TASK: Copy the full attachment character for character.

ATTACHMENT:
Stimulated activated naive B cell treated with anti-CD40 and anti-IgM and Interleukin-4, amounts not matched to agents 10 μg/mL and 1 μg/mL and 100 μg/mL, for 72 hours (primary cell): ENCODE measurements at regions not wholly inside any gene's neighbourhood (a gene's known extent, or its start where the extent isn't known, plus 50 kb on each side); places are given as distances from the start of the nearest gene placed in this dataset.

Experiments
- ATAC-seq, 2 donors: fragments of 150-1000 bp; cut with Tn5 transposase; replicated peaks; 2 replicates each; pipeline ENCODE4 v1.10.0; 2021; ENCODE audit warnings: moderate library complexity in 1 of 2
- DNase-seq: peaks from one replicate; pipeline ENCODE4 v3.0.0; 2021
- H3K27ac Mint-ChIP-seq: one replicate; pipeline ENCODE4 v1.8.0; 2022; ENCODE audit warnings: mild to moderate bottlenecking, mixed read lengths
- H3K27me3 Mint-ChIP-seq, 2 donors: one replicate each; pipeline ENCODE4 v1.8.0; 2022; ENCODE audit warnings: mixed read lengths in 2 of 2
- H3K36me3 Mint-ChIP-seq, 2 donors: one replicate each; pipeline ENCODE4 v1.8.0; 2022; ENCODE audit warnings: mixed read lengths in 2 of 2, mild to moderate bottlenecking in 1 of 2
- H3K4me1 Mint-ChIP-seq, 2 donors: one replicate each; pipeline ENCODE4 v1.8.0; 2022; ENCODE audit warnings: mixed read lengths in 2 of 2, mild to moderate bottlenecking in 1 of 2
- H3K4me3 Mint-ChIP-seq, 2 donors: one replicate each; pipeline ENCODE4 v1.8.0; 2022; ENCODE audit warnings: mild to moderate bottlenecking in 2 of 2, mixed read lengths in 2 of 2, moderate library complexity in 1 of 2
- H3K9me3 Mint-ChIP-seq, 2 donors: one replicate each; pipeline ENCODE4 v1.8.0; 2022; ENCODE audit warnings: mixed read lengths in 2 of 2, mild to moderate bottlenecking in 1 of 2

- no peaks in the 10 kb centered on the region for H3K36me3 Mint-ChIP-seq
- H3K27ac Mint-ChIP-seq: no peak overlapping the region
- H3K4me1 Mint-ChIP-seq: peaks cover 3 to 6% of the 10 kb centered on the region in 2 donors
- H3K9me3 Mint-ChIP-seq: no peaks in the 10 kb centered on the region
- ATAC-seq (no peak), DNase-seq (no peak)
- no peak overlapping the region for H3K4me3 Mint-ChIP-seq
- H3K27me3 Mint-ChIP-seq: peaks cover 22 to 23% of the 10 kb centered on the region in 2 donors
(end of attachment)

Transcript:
Stimulated activated naive B cell treated with anti-CD40 and anti-IgM and Interleukin-4, amounts not matched to agents 10 μg/mL and 1 μg/mL and 100 μg/mL, for 72 hours (primary cell): ENCODE measurements at regions not wholly inside any gene's neighbourhood (a gene's known extent, or its start where the extent isn't known, plus 50 kb on each side); places are given as distances from the start of the nearest gene placed in this dataset.

Experiments
- ATAC-seq, 2 donors: fragments of 150-1000 bp; cut with Tn5 transposase; replicated peaks; 2 replicates each; pipeline ENCODE4 v1.10.0; 2021; ENCODE audit warnings: moderate library complexity in 1 of 2
- DNase-seq: peaks from one replicate; pipeline ENCODE4 v3.0.0; 2021
- H3K27ac Mint-ChIP-seq: one replicate; pipeline ENCODE4 v1.8.0; 2022; ENCODE audit warnings: mild to moderate bottlenecking, mixed read lengths
- H3K27me3 Mint-ChIP-seq, 2 donors: one replicate each; pipeline ENCODE4 v1.8.0; 2022; ENCODE audit warnings: mixed read lengths in 2 of 2
- H3K36me3 Mint-ChIP-seq, 2 donors: one replicate each; pipeline ENCODE4 v1.8.0; 2022; ENCODE audit warnings: mixed read lengths in 2 of 2, mild to moderate bottlenecking in 1 of 2
- H3K4me1 Mint-ChIP-seq, 2 donors: one replicate each; pipeline ENCODE4 v1.8.0; 2022; ENCODE audit warnings: mixed read lengths in 2 of 2, mild to moderate bottlenecking in 1 of 2
- H3K4me3 Mint-ChIP-seq, 2 donors: one replicate each; pipeline ENCODE4 v1.8.0; 2022; ENCODE audit warnings: mild to moderate bottlenecking in 2 of 2, mixed read lengths in 2 of 2, moderate library complexity in 1 of 2
- H3K9me3 Mint-ChIP-seq, 2 donors: one replicate each; pipeline ENCODE4 v1.8.0; 2022; ENCODE audit warnings: mixed read lengths in 2 of 2, mild to moderate bottlenecking in 1 of 2

- no peaks in the 10 kb centered on the region for H3K36me3 Mint-ChIP-seq
- H3K27ac Mint-ChIP-seq: no peak overlapping the region
- H3K4me1 Mint-ChIP-seq: peaks cover 3 to 6% of the 10 kb centered on the region in 2 donors
- H3K9me3 Mint-ChIP-seq: no peaks in the 10 kb centered on the region
- ATAC-seq (no peak), DNase-seq (no peak)
- no peak overlapping the region for H3K4me3 Mint-ChIP-seq
- H3K27me3 Mint-ChIP-seq: peaks cover 22 to 23% of the 10 kb centered on the region in 2 donors